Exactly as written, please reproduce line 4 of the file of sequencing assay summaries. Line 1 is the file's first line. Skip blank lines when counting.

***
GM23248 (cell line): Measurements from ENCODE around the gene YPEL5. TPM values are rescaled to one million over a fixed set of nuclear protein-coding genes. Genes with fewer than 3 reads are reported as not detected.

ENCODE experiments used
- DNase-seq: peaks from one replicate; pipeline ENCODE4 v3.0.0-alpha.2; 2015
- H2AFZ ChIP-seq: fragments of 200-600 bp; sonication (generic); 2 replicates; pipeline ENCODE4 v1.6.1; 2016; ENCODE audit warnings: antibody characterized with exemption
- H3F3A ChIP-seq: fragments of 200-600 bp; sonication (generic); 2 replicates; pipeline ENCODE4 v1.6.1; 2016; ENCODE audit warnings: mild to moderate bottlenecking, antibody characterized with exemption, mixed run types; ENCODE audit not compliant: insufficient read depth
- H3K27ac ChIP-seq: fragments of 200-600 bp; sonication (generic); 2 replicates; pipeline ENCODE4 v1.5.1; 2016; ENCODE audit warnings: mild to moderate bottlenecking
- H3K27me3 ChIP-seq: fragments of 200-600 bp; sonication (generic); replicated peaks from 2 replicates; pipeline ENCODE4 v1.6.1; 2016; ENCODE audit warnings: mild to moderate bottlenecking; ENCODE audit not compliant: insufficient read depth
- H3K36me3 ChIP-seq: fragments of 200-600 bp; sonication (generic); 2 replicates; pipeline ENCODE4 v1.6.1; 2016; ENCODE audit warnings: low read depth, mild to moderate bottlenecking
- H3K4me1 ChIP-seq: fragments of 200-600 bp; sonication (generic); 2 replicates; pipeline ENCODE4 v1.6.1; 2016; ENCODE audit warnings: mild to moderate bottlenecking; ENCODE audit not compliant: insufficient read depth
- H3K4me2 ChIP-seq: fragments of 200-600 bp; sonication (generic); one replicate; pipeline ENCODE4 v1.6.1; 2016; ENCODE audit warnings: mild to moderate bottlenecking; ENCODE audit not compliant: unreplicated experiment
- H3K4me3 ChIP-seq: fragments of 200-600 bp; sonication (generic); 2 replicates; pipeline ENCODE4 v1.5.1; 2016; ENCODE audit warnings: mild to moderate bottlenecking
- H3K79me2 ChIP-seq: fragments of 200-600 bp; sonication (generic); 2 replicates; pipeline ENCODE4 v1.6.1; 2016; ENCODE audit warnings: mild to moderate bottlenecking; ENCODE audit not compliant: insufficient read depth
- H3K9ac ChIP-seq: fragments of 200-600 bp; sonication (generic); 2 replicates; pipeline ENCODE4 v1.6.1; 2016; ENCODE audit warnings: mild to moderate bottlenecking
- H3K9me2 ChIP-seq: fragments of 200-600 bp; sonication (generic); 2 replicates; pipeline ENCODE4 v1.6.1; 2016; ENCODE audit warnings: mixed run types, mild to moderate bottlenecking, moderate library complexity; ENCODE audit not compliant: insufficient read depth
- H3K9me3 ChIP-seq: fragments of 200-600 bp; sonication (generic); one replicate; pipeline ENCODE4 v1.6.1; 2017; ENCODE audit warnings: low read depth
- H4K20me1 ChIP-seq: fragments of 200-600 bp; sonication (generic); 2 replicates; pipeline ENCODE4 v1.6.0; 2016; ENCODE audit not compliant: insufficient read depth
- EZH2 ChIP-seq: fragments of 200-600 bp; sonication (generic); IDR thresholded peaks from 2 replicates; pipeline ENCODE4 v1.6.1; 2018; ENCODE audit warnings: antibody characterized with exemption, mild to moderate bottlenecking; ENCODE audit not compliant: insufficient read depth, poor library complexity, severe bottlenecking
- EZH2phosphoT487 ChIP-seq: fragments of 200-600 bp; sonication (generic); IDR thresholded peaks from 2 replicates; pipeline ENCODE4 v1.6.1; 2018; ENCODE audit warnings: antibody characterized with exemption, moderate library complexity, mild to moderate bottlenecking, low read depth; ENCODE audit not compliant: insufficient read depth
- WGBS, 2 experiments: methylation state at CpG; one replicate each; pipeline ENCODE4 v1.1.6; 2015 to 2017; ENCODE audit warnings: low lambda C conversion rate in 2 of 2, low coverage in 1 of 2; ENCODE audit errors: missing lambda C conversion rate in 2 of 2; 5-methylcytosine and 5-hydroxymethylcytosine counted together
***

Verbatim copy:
- H2AFZ ChIP-seq: fragments of 200-600 bp; sonication (generic); 2 replicates; pipeline ENCODE4 v1.6.1; 2016; ENCODE audit warnings: antibody characterized with exemption